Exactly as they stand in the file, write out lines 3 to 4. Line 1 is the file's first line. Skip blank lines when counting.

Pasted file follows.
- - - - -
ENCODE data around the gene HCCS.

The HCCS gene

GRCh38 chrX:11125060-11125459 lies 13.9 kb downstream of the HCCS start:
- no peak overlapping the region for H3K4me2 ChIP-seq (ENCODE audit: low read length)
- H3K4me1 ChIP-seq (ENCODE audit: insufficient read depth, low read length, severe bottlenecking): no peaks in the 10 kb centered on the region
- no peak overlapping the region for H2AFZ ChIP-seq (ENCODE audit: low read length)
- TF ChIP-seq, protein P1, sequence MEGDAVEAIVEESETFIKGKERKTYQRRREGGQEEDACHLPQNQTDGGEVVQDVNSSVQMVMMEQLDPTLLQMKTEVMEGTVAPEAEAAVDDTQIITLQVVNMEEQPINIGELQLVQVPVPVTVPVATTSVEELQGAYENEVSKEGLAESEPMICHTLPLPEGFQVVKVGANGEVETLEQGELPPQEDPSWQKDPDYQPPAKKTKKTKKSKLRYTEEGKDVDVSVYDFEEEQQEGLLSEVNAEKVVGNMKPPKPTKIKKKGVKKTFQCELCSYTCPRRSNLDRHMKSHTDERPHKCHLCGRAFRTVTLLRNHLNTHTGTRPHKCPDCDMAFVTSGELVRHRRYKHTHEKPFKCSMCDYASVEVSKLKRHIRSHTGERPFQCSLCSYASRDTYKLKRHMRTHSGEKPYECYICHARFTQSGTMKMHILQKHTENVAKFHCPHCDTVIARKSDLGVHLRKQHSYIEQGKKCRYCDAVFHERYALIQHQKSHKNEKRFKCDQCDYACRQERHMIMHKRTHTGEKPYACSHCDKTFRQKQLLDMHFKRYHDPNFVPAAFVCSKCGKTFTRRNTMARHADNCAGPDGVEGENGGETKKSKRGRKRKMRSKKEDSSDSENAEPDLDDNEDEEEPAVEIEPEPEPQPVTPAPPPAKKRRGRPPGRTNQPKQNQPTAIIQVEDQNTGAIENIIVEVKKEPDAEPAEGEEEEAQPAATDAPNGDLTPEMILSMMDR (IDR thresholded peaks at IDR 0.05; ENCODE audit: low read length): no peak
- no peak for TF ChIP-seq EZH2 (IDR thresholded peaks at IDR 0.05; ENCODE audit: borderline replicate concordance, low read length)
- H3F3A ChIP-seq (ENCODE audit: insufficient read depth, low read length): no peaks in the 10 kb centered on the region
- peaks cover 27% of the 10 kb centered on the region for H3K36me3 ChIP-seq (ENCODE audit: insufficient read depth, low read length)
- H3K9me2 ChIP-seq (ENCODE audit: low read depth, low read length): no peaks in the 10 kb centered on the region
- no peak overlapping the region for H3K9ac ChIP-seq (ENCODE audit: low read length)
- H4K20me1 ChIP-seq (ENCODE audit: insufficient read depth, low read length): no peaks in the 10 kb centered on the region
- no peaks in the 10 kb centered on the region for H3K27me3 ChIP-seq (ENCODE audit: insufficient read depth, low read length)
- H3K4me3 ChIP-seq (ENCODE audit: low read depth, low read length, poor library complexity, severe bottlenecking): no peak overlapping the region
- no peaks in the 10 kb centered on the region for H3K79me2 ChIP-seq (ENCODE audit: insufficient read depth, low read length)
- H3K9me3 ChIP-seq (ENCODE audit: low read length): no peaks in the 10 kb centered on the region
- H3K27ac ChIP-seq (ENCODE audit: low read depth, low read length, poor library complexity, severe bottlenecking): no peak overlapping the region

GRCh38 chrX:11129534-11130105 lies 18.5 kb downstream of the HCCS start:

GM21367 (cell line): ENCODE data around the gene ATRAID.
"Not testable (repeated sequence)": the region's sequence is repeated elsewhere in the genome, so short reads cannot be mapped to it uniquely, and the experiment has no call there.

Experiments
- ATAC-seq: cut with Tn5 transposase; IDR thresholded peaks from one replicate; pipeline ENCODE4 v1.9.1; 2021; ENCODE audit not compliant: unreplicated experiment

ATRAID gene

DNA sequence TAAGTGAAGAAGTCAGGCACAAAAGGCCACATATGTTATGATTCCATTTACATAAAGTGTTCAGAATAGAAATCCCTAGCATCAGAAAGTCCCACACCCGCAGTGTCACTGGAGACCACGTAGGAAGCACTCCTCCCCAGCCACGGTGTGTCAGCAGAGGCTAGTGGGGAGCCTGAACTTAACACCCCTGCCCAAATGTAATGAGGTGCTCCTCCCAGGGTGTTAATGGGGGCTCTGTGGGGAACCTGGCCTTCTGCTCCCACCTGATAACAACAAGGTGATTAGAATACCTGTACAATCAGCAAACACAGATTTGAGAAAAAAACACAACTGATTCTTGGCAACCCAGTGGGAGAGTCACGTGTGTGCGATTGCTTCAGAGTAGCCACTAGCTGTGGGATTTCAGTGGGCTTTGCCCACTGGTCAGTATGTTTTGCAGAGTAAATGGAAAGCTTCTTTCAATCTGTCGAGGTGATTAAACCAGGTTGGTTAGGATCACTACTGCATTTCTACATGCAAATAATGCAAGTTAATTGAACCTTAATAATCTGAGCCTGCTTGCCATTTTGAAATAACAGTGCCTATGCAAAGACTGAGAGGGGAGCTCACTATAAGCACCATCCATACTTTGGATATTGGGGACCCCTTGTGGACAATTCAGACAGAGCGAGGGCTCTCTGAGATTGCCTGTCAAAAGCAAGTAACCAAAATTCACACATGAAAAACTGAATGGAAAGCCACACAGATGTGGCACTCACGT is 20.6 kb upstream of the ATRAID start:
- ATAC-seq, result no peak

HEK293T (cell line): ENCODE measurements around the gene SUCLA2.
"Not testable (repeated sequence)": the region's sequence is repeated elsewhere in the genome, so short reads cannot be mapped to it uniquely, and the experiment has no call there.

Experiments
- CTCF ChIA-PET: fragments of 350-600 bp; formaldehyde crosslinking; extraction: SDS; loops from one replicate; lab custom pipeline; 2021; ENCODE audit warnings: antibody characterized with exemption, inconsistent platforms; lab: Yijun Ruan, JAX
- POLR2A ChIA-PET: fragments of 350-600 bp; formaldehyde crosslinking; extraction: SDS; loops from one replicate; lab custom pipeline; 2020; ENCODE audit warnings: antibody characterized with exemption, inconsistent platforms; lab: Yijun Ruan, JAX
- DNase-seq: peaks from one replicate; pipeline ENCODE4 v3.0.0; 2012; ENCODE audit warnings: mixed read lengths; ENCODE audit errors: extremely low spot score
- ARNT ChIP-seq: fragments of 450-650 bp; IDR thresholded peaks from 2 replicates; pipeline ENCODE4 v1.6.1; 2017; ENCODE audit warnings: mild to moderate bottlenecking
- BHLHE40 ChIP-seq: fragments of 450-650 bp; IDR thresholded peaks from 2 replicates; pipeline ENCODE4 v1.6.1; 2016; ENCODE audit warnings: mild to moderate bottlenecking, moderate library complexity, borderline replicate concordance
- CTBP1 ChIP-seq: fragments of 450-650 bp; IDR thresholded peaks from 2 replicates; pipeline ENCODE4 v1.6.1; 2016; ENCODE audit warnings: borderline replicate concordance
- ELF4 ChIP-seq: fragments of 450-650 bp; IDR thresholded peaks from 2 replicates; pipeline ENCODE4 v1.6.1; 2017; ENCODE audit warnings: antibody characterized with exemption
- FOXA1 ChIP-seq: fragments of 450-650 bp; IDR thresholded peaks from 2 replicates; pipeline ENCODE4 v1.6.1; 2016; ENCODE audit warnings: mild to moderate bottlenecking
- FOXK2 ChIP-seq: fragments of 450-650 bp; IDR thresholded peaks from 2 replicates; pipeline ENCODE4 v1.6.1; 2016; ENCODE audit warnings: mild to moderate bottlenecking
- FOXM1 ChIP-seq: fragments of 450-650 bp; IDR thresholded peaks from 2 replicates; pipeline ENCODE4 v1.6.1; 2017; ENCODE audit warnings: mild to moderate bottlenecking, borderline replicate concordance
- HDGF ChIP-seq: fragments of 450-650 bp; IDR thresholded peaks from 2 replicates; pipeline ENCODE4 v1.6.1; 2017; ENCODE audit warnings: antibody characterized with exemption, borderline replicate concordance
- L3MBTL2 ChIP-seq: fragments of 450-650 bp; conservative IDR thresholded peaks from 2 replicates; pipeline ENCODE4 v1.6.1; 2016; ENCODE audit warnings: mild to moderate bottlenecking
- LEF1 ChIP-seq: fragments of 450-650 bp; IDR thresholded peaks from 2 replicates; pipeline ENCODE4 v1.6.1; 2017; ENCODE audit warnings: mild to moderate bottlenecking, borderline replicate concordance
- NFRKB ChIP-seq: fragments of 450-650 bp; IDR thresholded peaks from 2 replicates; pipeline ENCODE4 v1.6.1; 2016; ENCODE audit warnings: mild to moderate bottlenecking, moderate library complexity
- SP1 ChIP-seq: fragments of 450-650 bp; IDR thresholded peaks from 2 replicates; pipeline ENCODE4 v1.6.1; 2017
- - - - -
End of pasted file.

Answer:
GRCh38 chrX:11125060-11125459 lies 13.9 kb downstream of the HCCS start:
- no peak overlapping the region for H3K4me2 ChIP-seq (ENCODE audit: low read length)